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Petrichor is the very distinctive scent of rain on dry earth, that familiar smell of changing seasons.


The word petrichor stemmed from the Greek words petra, meaning stone or soil, and ichor, the fluid running through Gods’ veins in Greek mythology.

Surprisingly, this word noun is not an ancient noun long forgotten, but a very ‘young’ word not too many of us know, it is not even found in most dictionaries I have checked.

Petrichor was coined in 1964 by two Australian researchers, Bear and Thomas, in an article the two wrote for the Nature journal. The article describes how smell derives from oil exuded by certain plants in dry periods and absorbed by clay-based soil and rocks.

Why this word?

Language, like software, like human kind, is an ongoing process; it would never seize from evolving.

In the early days of human communication, we had to worry for verbs to allow us to plan the day, for a few weather nouns to enable us to address the only entity responsible for our lives and a to name the animals, our food. With the development of science, mathematics and physics, ancient scientists began to name observed phenomena and enrich language and speech, but these days are buried in the past. Modern language evolves mainly in the adjectival realm as the physical word around us is by now known and named; it is our representation of it that continues to evolve.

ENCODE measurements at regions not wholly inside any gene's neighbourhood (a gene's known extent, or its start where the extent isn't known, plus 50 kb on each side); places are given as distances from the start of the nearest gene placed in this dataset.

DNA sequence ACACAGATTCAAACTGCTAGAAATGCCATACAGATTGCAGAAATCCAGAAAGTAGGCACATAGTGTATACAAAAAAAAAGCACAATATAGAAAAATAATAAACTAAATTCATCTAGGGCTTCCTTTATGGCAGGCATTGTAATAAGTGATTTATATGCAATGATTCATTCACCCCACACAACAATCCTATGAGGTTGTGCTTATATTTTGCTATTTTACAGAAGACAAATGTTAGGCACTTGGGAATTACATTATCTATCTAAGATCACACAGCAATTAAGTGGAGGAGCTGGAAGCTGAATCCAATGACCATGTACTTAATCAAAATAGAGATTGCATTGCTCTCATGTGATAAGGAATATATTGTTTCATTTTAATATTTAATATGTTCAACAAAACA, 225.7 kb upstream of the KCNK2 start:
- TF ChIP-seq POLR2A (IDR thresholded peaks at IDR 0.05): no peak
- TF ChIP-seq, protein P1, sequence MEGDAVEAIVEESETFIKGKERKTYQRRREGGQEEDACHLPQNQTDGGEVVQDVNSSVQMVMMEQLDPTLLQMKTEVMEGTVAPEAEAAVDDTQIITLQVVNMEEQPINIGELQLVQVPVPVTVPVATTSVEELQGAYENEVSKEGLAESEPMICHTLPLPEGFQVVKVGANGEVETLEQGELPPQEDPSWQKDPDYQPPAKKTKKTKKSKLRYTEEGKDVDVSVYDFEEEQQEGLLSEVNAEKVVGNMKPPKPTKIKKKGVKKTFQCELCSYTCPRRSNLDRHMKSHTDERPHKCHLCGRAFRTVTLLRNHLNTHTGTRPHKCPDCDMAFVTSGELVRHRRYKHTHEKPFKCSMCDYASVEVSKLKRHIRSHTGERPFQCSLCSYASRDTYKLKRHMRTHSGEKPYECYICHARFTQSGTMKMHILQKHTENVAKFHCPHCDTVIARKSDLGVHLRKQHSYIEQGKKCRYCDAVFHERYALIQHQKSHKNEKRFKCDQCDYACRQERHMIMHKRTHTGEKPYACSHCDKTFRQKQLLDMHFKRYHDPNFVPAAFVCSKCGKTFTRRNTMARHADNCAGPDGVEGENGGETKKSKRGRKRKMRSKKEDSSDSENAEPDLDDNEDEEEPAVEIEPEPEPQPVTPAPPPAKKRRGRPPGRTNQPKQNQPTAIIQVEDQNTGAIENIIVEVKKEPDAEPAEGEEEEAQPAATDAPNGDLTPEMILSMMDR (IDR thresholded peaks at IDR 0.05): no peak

Petrichor is wonderful evidence to the fact that not all surrounding us was already thought of and presented into language.

How to use petrichor?

Well, this is a relatively simple noun. Address it upon encountering petrichor, tell your friends to enjoy it, write a poem about it and mainly- just use it.   


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Written by Victoria Sheinkin

Victoria Sheinkin is a writer, content editor, translator and chief editor for Speaking three and a half languages, she holds two BAs from the Tel Aviv university- Communication and jounalism, English literature and linguistics.


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